Drive-by exploit slurps sensitive data from Android phones
Et tu, Gingerbread?
A computer scientist has found a vulnerability in the latest version of Google's Android operating system that can be exploited to disclose sensitive user information.
The data-stealing bug in Android 2.3, aka Gingerbread, allows attackers read and upload pictures, voicemail and other data stored on a handset's SD memory card, Xuxian Jiang, assistant professor in North Carolina State University's department of computer science, reported here. The vulnerability, which is exploited when a user clicks on a booby-trapped link, also allows attackers to upload phone applications to a remote server.
He said proof-of-concept code successfully carries out the attack on a stock Nexus S phone, which comes with Gingerbread installed. It's not clear if the attack works on other brands that also run the latest OS.
“We've incorporated a fix for an issue in the Android browser on a limited number of devices that could, under certain circumstances, allow for accessing application and other types of data stored on the phone,” a Google spokesman wrote in an email. “We're in communication with our partners.”
The fix will ship in an upcoming 2.3 maintenance release, Google said.
The information-disclosure threat is similar to one disclosed in November in Android 2.2 by researcher Thomas Cannon. Both vulnerabilities disclose data only when an attacker knows the precise name and path of a file stored on an SD card. The exploit can't break out of the security sandbox, so system data and email, SMS messages and files stored on the phone itself remain off limits.
Fragmentation means customers on their own
Android fragmentation, the unwillingness of the vendors to update their Android-based kit regularly will mean your data will not be safe on Android ... especially since you have to download a program that only runs on Windows (AFAIK, could not find Mac equivalent - Linux?) to update SE's Android kit.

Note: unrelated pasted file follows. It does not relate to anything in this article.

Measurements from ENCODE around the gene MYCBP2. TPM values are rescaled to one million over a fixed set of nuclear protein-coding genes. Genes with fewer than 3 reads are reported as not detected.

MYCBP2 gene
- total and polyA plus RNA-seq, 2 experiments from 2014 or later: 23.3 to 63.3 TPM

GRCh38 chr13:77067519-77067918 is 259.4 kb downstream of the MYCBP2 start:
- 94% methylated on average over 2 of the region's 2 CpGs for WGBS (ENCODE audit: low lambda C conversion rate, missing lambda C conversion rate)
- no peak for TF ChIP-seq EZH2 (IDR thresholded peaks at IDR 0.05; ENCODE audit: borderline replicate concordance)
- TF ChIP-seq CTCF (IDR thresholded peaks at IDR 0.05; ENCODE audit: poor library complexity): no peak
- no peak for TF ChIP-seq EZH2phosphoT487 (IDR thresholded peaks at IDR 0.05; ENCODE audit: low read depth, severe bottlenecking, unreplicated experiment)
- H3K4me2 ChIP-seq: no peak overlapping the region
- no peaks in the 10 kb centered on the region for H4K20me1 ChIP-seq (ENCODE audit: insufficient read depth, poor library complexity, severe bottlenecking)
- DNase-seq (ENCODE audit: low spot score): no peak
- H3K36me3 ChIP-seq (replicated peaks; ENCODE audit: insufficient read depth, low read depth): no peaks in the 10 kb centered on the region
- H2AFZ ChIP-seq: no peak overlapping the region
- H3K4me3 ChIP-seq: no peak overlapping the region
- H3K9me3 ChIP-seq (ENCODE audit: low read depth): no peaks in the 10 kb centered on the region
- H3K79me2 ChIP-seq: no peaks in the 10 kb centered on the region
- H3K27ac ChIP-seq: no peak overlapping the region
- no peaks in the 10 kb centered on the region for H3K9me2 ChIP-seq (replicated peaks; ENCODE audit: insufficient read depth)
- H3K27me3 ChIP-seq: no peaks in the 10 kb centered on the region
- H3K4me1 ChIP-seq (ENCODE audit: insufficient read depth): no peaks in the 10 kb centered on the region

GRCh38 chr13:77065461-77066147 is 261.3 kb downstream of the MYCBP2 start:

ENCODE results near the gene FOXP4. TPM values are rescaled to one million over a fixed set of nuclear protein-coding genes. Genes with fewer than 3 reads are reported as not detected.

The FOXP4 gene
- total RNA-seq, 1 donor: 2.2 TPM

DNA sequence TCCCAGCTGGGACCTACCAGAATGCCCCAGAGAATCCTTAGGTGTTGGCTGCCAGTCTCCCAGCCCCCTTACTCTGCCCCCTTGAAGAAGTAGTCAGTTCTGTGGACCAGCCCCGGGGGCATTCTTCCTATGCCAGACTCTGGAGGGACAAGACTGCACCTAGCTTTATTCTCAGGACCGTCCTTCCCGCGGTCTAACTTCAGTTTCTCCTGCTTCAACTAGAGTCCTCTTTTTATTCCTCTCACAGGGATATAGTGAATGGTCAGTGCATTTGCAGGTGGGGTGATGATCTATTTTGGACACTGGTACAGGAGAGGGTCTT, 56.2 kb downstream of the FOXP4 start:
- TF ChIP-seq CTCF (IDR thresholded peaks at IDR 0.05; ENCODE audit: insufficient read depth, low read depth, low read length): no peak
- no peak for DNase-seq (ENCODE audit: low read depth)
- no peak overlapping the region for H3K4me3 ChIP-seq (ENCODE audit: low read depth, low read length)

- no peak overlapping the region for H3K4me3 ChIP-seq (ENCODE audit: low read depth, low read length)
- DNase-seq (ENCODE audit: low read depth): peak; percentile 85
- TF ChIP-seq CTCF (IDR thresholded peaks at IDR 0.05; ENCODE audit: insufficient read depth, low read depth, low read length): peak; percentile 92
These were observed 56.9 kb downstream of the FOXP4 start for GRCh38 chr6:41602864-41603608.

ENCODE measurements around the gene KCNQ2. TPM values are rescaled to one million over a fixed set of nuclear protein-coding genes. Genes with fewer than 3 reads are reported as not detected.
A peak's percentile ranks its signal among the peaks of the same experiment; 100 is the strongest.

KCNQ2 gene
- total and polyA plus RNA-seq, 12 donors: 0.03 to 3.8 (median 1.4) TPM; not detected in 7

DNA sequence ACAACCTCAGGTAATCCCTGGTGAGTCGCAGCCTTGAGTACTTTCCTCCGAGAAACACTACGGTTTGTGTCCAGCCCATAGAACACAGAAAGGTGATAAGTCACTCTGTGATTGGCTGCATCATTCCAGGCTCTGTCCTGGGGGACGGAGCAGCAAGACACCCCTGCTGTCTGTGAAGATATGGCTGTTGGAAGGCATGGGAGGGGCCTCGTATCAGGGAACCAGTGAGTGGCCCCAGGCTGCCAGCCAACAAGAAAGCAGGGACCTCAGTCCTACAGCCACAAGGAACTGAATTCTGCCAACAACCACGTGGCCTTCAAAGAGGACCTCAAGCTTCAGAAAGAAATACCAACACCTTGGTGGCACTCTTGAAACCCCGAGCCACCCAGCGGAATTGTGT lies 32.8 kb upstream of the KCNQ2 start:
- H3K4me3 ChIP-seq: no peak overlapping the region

Have an updater app on the phone. Have themes. Vendors should be forced to support updates for two years at least ... and SLA for "by when" a new version "must" be on the phone.
They need to get their act together!
Re: Agree to an extent
"I can understand a delay while the handset manufacturer does testing. But it took O2 an extra 5 months to release 2.2 after it had been made available by HTC for the Desire."
Which is simply because that's not yet a competitive factor when most people make their purchasing decisions.
If enough of us factor that in when purchasing, then they will release the updates faster. They shouldn't be 'forced' to act faster, they should realise it's in their commercial interests to do so.
Errr... no need for an update app as it is built into the OS. No you don't have to download a windows app as both apps from the markey place and OS upgrades can be done OTA.
I do agree that vendors should be forced to provide updates for at least 2 years - Motorola are seriously getting on my nerves now with the delay deploying Froyo to the Milestone. I will never buy a Motorola product again, but I will buy another Android phone. This is something us non-fruity obsessed people like to call choice.
Much better than one phone to rule them all.